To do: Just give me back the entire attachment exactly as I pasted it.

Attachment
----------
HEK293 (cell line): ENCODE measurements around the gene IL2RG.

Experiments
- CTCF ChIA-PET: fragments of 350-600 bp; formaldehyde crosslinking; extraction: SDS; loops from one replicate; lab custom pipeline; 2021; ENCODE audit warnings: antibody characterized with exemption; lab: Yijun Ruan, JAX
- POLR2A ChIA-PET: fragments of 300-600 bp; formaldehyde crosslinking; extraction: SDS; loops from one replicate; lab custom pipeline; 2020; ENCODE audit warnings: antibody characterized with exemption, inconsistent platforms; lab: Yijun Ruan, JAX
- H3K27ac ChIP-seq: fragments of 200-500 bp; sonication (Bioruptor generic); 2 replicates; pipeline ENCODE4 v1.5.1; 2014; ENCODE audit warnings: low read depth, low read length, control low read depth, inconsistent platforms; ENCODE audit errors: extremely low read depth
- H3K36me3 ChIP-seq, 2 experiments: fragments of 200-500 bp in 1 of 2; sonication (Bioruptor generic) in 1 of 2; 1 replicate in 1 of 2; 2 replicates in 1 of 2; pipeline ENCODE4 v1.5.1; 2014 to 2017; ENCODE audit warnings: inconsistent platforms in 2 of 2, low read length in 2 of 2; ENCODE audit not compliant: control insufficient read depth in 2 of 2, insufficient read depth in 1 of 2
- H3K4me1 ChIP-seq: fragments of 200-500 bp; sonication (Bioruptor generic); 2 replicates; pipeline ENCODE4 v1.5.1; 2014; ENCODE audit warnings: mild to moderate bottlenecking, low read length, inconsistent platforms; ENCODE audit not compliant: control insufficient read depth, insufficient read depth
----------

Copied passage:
HEK293 (cell line): ENCODE measurements around the gene IL2RG.

Experiments
- CTCF ChIA-PET: fragments of 350-600 bp; formaldehyde crosslinking; extraction: SDS; loops from one replicate; lab custom pipeline; 2021; ENCODE audit warnings: antibody characterized with exemption; lab: Yijun Ruan, JAX
- POLR2A ChIA-PET: fragments of 300-600 bp; formaldehyde crosslinking; extraction: SDS; loops from one replicate; lab custom pipeline; 2020; ENCODE audit warnings: antibody characterized with exemption, inconsistent platforms; lab: Yijun Ruan, JAX
- H3K27ac ChIP-seq: fragments of 200-500 bp; sonication (Bioruptor generic); 2 replicates; pipeline ENCODE4 v1.5.1; 2014; ENCODE audit warnings: low read depth, low read length, control low read depth, inconsistent platforms; ENCODE audit errors: extremely low read depth
- H3K36me3 ChIP-seq, 2 experiments: fragments of 200-500 bp in 1 of 2; sonication (Bioruptor generic) in 1 of 2; 1 replicate in 1 of 2; 2 replicates in 1 of 2; pipeline ENCODE4 v1.5.1; 2014 to 2017; ENCODE audit warnings: inconsistent platforms in 2 of 2, low read length in 2 of 2; ENCODE audit not compliant: control insufficient read depth in 2 of 2, insufficient read depth in 1 of 2
- H3K4me1 ChIP-seq: fragments of 200-500 bp; sonication (Bioruptor generic); 2 replicates; pipeline ENCODE4 v1.5.1; 2014; ENCODE audit warnings: mild to moderate bottlenecking, low read length, inconsistent platforms; ENCODE audit not compliant: control insufficient read depth, insufficient read depth